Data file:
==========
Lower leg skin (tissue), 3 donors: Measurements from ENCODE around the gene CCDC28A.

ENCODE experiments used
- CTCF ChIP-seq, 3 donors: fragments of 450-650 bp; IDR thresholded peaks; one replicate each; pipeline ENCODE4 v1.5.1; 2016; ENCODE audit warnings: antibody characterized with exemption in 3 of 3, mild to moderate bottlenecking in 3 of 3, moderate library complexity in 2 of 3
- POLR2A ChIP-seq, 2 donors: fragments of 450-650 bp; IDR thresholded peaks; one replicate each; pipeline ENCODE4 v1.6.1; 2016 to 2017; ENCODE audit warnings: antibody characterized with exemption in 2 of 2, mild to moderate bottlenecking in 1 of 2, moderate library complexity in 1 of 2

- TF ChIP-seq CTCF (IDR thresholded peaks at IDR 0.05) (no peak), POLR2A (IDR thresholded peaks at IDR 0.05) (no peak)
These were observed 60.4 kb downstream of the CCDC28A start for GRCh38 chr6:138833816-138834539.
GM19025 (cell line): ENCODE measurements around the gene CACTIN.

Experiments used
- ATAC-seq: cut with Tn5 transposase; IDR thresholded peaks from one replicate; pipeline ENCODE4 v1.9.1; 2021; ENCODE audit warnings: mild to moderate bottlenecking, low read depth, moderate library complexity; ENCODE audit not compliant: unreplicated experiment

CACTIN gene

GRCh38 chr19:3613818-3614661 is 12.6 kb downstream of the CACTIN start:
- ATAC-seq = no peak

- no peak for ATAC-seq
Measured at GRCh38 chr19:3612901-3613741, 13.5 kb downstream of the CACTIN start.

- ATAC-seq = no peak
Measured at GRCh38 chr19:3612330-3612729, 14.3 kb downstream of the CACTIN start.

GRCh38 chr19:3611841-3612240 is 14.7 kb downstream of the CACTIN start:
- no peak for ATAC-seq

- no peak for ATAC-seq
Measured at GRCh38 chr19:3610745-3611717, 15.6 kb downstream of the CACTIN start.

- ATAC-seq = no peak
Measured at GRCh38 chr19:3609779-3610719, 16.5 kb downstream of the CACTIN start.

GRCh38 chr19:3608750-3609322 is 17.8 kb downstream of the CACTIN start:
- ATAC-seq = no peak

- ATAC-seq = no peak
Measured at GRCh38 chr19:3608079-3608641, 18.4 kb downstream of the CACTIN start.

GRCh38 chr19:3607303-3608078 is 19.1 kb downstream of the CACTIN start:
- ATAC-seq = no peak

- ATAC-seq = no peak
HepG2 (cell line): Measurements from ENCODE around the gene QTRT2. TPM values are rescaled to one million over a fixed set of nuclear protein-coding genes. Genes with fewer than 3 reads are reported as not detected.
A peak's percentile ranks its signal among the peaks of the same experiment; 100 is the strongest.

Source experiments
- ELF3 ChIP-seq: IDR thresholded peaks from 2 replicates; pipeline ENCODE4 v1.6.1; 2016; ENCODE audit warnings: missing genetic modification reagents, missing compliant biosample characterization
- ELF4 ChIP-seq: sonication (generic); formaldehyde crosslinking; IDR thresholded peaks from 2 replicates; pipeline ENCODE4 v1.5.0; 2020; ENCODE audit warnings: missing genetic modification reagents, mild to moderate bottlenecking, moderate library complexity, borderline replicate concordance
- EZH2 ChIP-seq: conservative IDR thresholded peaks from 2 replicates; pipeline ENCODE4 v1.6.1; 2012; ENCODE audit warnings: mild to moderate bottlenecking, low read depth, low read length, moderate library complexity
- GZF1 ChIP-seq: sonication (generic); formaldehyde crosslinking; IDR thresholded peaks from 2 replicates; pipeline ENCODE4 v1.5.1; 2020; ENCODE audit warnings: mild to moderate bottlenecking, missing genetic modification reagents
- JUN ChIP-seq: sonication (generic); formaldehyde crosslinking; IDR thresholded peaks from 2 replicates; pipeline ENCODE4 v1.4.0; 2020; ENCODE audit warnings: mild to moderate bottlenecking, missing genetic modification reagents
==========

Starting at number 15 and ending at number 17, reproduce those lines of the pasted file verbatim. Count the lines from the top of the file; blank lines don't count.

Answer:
- ATAC-seq = no peak
Measured at GRCh38 chr19:3612330-3612729, 14.3 kb downstream of the CACTIN start.

GRCh38 chr19:3611841-3612240 is 14.7 kb downstream of the CACTIN start: